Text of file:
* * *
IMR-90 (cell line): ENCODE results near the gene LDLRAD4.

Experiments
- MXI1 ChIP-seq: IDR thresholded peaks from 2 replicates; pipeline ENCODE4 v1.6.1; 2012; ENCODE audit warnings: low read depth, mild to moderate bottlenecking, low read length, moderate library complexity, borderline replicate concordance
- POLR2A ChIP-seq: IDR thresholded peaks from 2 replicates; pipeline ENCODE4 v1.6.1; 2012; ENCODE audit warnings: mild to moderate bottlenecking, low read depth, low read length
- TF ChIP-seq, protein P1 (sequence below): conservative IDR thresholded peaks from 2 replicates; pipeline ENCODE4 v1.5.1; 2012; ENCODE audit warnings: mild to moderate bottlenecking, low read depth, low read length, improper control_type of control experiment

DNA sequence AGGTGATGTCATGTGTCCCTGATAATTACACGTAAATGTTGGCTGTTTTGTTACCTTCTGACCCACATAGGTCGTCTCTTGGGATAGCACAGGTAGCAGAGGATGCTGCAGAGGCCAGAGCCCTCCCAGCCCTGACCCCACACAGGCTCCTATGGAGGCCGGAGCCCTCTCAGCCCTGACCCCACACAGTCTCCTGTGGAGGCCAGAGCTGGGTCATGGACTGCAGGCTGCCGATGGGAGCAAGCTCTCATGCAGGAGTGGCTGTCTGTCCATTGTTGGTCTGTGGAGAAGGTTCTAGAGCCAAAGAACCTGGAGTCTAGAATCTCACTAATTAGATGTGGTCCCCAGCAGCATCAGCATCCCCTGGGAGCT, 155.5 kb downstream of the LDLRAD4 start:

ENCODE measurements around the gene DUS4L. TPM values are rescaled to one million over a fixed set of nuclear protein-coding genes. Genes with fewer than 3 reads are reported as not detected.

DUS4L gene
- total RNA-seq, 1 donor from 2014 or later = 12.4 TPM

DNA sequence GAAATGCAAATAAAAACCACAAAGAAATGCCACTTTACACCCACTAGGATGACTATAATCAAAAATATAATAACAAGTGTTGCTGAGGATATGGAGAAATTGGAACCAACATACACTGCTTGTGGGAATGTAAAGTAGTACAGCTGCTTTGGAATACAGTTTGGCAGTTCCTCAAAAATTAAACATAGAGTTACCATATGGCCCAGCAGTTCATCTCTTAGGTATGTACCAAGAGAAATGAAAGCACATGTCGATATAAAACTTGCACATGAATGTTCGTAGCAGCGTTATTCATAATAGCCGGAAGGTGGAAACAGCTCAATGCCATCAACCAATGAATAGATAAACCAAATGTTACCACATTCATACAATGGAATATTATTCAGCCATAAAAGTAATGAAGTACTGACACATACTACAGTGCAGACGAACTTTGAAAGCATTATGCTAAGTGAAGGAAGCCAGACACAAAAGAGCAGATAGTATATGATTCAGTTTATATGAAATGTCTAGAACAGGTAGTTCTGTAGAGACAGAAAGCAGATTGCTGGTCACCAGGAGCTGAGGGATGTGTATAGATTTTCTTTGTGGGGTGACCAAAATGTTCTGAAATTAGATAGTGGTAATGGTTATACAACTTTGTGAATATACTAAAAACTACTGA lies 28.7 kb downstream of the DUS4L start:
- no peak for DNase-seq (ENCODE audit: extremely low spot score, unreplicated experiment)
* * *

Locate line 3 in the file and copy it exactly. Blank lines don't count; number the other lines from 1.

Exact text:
- MXI1 ChIP-seq: IDR thresholded peaks from 2 replicates; pipeline ENCODE4 v1.6.1; 2012; ENCODE audit warnings: low read depth, mild to moderate bottlenecking, low read length, moderate library complexity, borderline replicate concordance